Let’s go ahead and get this out of the way: from a purely tactical standpoint, myself and others have been critical of Braves’ manager Brian Snitker in the past. Whether it was his lineup construction, his bullpen management, or his “loyalty to a fault” that he has exhibited in the past, he has never done anything so egregious as to make make one throw their TV, but also has at times seemed to eschew mounds of data and research in favor of his personal preferences. I will be the first to concede that a lot of these lost advantages are very marginal, but it has been certainly irksome in the past that he continued to slot Ender Inciarte in the leadoff spot when its clear that he just isn’t a good choice for leadoff hitter, lean on the same bullpen arms over and over again despite plenty of reasons not to, and find a way to get your best hitter fewer plate appearances over the course of a season.
All of those decisions from the past can be evaluated based on actual information that is freely available and I am sure he will do things that will make me want to pull my hair out even if, again, we know in our heart of hearts that those decisions made by managers only have a small impact on the game most of the time. Other times, there is information that we simply don’t have that goes into those decisions (other bullpen arms being gassed, players being dinged up, matchup information that isn’t public, etc.). All of these things are true.
However, one aspect at the job that Brian Snitker is one of the absolute best at is also the one that is the hardest to quantify, and is the one that has helped the Braves through a very rocky start to the season: his players play their hearts out for him. Hell, after Acuña got drilled by Jose Urena and Snitker said, “that’s my kid”, I was ready to run through a wall for him. In an era where the data tell a lot, but most definitely not all, about the game of baseball the Braves have an edge that has kept this season from going off the rails.
It would be easy to see this season going sideways in a hurry and some of you may think it already has. However, despite the fact that the bullpen has been truly awful and there has been some real inconsistency at times in the rotation, the Braves are only a half game out of first place with a winning record despite all the injuries and blown games. It certainly helps that the Braves have an offense that contains Freddie Freeman, Ronald Acuña Jr., Josh Donaldson, and others, but we have seen rough patches snowball before and we have seen bad series lead to discord in the locker room from other teams before. We don’t hear or see any of that with the Braves. The same was true last year, too. You didn’t see any prolonged periods of losing or any discord in 2018. (The Braves’ worst month was a 10-13 July, and they immediately bounced back with an August that looked like the rest of their season.)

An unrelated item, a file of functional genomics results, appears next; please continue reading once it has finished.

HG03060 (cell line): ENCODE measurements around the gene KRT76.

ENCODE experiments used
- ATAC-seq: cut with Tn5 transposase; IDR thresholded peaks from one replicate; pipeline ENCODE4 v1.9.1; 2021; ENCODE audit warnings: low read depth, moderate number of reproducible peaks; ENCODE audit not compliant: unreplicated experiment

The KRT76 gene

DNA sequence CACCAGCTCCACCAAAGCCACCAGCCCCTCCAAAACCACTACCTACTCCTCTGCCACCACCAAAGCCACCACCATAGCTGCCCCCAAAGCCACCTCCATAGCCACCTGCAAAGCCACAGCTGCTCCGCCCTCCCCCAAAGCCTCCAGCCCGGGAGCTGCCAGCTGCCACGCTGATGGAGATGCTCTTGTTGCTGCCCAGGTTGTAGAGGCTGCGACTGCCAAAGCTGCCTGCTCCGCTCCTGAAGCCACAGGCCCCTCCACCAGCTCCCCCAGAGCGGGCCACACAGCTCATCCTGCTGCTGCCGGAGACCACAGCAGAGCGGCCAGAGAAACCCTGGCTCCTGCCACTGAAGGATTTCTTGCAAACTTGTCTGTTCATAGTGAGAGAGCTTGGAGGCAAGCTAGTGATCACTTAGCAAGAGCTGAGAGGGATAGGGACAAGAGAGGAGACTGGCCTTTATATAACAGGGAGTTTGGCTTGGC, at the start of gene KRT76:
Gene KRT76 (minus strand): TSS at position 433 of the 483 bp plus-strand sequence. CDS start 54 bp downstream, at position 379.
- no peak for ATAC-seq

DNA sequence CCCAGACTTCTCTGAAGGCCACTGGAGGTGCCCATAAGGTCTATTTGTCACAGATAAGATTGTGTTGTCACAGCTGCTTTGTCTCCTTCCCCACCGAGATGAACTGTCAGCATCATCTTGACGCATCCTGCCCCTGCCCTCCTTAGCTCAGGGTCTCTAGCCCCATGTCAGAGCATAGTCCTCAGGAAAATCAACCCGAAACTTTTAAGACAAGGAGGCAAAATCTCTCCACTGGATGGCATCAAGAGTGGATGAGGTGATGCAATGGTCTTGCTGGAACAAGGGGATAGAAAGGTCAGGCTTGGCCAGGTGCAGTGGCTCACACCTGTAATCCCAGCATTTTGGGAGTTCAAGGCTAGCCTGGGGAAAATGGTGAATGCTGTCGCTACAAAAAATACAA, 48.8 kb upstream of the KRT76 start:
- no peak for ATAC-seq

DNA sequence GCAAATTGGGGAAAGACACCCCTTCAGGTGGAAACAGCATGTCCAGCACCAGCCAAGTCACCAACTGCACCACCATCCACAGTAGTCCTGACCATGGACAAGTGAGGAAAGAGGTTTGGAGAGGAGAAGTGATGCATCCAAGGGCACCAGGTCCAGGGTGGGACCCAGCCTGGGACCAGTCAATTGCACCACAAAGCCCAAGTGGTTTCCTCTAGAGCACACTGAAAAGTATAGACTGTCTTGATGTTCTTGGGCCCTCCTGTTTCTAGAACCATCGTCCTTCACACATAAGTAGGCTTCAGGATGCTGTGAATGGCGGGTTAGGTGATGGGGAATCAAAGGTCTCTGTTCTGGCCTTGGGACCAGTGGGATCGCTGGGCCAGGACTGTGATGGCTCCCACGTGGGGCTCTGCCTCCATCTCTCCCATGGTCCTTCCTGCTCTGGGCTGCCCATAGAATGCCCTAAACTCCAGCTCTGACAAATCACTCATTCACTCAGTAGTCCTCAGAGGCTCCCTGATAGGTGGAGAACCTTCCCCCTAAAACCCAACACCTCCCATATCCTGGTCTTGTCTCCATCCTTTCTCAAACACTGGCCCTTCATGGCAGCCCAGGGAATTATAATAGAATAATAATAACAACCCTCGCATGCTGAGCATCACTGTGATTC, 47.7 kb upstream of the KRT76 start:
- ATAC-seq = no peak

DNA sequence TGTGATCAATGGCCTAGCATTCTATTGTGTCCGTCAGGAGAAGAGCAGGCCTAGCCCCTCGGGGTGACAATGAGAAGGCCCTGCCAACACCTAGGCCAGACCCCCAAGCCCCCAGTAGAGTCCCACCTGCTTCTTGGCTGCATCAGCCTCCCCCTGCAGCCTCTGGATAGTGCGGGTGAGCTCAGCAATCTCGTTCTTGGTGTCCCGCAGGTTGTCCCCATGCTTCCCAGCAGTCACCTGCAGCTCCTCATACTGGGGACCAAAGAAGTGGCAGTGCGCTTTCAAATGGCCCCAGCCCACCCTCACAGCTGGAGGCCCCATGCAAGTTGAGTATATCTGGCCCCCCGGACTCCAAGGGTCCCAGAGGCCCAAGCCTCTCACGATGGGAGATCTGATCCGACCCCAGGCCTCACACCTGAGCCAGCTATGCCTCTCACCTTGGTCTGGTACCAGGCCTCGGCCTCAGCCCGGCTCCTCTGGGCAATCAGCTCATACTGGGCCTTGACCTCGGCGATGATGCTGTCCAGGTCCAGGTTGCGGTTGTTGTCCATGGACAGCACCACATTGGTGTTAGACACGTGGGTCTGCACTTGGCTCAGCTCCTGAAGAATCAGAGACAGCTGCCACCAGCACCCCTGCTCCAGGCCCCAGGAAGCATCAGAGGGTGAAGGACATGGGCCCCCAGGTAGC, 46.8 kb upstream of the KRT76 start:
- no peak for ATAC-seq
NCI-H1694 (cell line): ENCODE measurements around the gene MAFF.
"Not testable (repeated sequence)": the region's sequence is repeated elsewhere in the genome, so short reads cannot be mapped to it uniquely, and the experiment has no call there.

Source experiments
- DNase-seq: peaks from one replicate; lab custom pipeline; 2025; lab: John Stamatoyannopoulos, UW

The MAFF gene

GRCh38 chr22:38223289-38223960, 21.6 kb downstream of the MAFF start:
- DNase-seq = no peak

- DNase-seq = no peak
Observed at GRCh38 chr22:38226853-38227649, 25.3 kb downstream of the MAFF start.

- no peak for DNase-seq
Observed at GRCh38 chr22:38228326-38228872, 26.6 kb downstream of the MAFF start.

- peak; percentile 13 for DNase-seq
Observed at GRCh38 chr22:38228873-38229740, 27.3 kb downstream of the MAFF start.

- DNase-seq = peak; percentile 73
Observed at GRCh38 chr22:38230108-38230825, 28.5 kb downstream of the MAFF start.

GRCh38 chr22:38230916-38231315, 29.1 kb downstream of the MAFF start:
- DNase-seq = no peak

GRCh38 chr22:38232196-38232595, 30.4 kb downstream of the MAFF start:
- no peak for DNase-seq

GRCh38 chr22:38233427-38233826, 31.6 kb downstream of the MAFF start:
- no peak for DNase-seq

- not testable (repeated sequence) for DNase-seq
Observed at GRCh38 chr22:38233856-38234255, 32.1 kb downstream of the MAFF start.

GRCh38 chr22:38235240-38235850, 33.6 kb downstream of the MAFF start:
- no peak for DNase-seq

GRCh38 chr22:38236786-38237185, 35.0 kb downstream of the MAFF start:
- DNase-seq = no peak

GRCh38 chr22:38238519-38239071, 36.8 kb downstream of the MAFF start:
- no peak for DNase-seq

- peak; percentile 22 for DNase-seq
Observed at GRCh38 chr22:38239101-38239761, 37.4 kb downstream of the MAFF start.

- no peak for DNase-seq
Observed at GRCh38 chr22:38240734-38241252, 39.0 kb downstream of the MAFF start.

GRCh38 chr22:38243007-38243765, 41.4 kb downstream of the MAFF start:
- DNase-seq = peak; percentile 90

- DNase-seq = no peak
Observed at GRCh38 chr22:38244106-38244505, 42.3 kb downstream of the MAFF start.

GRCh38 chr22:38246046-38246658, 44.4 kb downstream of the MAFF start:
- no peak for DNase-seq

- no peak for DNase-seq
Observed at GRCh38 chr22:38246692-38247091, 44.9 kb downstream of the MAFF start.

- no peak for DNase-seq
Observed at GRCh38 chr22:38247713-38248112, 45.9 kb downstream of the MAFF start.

Some of the credit should definitely be given to the Front Office for constructing a roster of guys with the right makeup to make it through a long season, but Snitker deserves praise as well. Whatever one thinks about his tactical decision-making, his leadership qualities has helped to make sure these guys are ready to play each day and that they continue to believe they can win any game until the last out is made. Much of that credit goes to the players, but some has to go to the coaching staff as well.
Moreover, Snitker has improved as a tactician as well. It is hard to fault him for the bullpen’s woes given how widespread the problems have been (one can only do so much when the entire relief corps is walking everybody), but he has been doing what many of us wanted him to do. Johan Camargo has been spelling guys all over the field and while it would be great to see him out there more, it isn’t like Snitker is ignoring the fact that he has a top notch utility player on the roster. Ender Inciarte did start the year at leadoff much to our chagrin, but once Ozzie Albies started performing like the top of the order hitter many of us thought he could be, Snit made the change to the club’s benefit. Inciarte has even started hitting again a bit and while we hope that he doesn’t hit leadoff anymore, there are plenty of benefits to having a bottom of the order hitter actually produce.
So can we quibble over some of the decisions Snitker makes? Of course. I would still love to get Ronald Acuña Jr. more at-bats, I want to see Camargo in there more often, etc. However, let’s not pretend that the situation the Braves are currently in couldn’t have been far, far worse without Snit’s ability to manage the clubhouse. Purely from a data perspective, most managers are going to have a small impact on the game since most managers would make roughly the same decisions. However, in the ways we can’t measure, the Braves have been very fortunate to have Brian Snitker at the helm.